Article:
Adrenaline always seeks its next fix, and there’s one waiting when the sun goes down.
Nighttime skydiving is a real thing, and we’re not just talking about highly-trained night HALO jumps from Special Forces on missions. Recreational jumpers, too, have the skies and the stars to themselves should they feel brave enough.
In the pitch black, orientation is available through the moon and lights below – and that’s about it.
“I have about ten night jumps, and every one of them has been memorable – and scared the bejeezus out of me,” Kipp Chambers (@lloyddobbler), a skydiving instructor with 850-plus jumps, shared in an online discussion at quora.com. “In free fall, provided you exit tightly, formations are easy and fun to build. But under canopy (after deploying your parachute) is when things get sketchy for me.”
A lit altimeter (preferably accompanied with an audible altimeter) is a must says the United States Parachute Association (USPA), which is 40,000-plus members strong, and further adds that skydivers performing night jumps often take flashlights to check that their canopies have properly deployed. Visibility is so key that the FAA requires skydivers jumping at night to be wearing a light visible for three miles in every direction.
That takes care of up in the air. Approaching the drop zone on the ground gets a little more complicated.
“Once (night jumpers) get close to the ground, this ambient light source is lost, because of the low angle of reflection,” the USPA says. “The lower they get, the darker the ground looks. At about 100 feet and below it may seem that they are landing in a black hole. Suddenly it becomes very dark, and the jumper hits the ground soon after.”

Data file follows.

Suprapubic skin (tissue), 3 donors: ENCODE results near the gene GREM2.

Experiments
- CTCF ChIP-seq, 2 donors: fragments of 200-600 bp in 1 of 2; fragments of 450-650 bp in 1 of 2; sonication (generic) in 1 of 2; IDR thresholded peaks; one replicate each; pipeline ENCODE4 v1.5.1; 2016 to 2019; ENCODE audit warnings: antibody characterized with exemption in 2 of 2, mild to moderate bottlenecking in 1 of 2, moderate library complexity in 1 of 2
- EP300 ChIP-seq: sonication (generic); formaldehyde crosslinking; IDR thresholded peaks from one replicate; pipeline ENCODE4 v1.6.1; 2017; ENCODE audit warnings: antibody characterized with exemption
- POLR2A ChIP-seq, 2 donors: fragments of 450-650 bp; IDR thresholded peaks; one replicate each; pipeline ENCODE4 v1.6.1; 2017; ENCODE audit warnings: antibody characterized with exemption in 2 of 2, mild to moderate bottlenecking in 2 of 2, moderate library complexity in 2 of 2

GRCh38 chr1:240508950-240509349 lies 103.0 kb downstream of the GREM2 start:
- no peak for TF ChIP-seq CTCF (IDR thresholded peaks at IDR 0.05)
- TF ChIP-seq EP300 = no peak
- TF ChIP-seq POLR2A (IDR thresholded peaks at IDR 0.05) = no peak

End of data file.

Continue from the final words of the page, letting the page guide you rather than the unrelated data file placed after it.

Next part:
But there’s plenty of fun to be had as well.
Night jumpers outfit themselves with everything from LED lights to create spectacular dances in the sky to descending with fireworks over Las Vegas (the home, naturally, of skydive weddings). And as recently as Oct. 18, 2018, a new “sequential large formation” record for night jumps was recorded with an 18-way, four-formation performance high over Arizona.
Naturally, night jumps are memorable in their own way.
“It was my second night jump ever!” professional skydiver Katie Hawkins recalled when asked about her favorite jumps in a discussion with midwestfreefall.com. “The moon was full, and the skies were clear. The air was so silent that we spoke to each other in freefall. He told me to look at the moon with a smile on his face. I replied how beautiful it was. Then we took a moment to kiss one another before break-off.”
There are precautions to go over even before leaving the ground; the kind of considerations unique to night jumping as opposed to day. Jumpers will most likely be asked to sit in a dark room with no lights for a period of time to allow their eyes to adjust to the darkness, dropzone.com reports.
“If you learn nothing else about night jumping learn about the shadow effect,” the report adds. “In a lot of situations where the moon is at your back as you are landing, you will see a large black canopy rising up on a direct collision course with you. This is your shadow that you are flying into. Lots of jumpers have made avoidance turns only to pound themselves into the groundbreaking bones or killing themselves only to find out it was their shadow they were avoiding.”
When considering night jumps, would-be jumpers should take into account all careful precautions. The sport itself has a very safe track record. The USPA lists an average of 22.4 deaths out of 3.2 million annual jumps from its membership, which works out to 0.0075 fatalities per 1,000 jumps.
“Canopy collisions are perhaps the most dangerous reality of night jumps,” Chambers said. “When you’re flying your canopy in the sky with ten other people, scanning for a blinking light amongst thousands of blinking ground lights, it can be pretty scary. Luckily, the safety procedures and the relatively small number of night jumps made keep it safe.”